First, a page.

Mexico’s Popocatépetl Volcano, whose name is the Aztec word for smoking mountain, began belching out towering clouds of ash this week. Located about 45 miles southeast of Mexico City in central Mexico, the volcano is considered one of the most dangerous in the world, since roughly 25 million people live within 60 miles of it. Thus, it is also one of the world’s most closely-monitored volcanoes.
After lying dormant for more than 70 years, the roughly 17,800-foot volcano, known affectionately as “El Popo,” awoke in 1994, and has been spewing toxic fumes, ash, and lumps of incandescent rock persistently ever since.
Due to the falling ash, schools throughout numerous towns canceled classes for more than 100,000 students on Thursday, May 18, 2023, and operations at Mexico City’s Benito Juarez International Airport and the military-operated Felipe Angeles Airport were temporarily shut down on Saturday, May 20.
The following day, May 21, the alert level was raised to “yellow phase three.” The yellow warning means to remain alert and prepare for a possible evacuation, while “phase three” means intermediate to high activity according to the warning system developed by Mexico’s National Disaster Prevention Center, or Centro Nacional de Prevención de Desastres (CENAPRED). CENAPRED also urged the public “not to go close to the volcano, especially the crater, due to the danger of falling ballistic fragments.”
The Volcanic Ash Advisory Center Washington warned about a volcanic ash plume that rose up more than 30,000 feet.
A variety of NOAA satellite imagery is used to monitor volcanic eruptions like this one. For example, GeoColor imagery from NOAA’s GOES East (GOES-16) satellite combines data from five of its Advanced Baseline Imager (ABI) channels to create an approximation of what the human eye would see from space. In this imagery, the volcanic ash cloud is apparent in relation to the surrounding clouds.
Specialized RGB, or red-green-blue, data products allow for better discernment of features like volcanic ash and sulfur dioxide (SO2), a noxious gas often produced by volcanic eruptions.
Similar to GeoColor imagery, the Visible Infrared Imaging Radiometer Suite (VIIRS) onboard NOAA’s polar orbiting JPSS satellites, provides TrueColor imagery that appears similar to what the naked eye would see from space. Additionally, the JPSS Ozone Mapping and Profiler Suite, or OMPS instrument, also measures smoke, ash and dust.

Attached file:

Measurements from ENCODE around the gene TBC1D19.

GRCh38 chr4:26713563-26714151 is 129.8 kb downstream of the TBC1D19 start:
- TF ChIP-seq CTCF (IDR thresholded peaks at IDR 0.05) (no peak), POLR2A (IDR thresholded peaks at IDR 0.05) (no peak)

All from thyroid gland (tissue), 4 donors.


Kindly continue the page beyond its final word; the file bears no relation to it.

The U.S. works with international partners to monitor volcanoes around the world through the Volcanic Ash Advisory Center (VAACs) network, which is responsible for issuing volcanic ash advisories 24/7. VAAC forecasters use information from NOAA satellites to monitor clouds whose location, evolution and/or spectral properties are consistent with volcanic activity. The satellites can estimate the height of ash clouds, determine the extent of ash, and estimate the amount of ash present. The advisories are also useful to air traffic controllers because large amounts of ash can significantly damage aircraft and are a major safety concern.
Approximately 90% of the world's volcanoes are not regularly monitored for activity. In addition, the large volumes of satellite data now available make manual examination impractical. The need to distill large amounts of data into actionable information for timely volcanic eruption detection led to the development of an automated detection tool. The VOLcanic Cloud Analysis Toolkit (VOLCAT) system automatically detects new eruptive events and issues alerts when new events occur. NOAA satellite data are critical inputs for VOLCAT. VOLCAT also detects and characterizes volcanic heat signatures that help volcanologists better understand the volcanic activity. In addition, VOLCAT tracks and characterizes the volcanic ash and SO2 clouds generated by eruptions.
This collection of software developed by NOAA, in partnership with the University of Wisconsin‐Madison, generates alerts when volcanic unrest or an eruption is detected, and also automatically tracks and characterizes volcanic clouds. The alerts point to a web‐based report that includes information on cloud growth anomalies, a list of most likely source volcanoes, and relevant satellite imagery. The VOLCAT alerts are currently distributed to expert users at VAACs and Volcano Observatories in an experimental manner.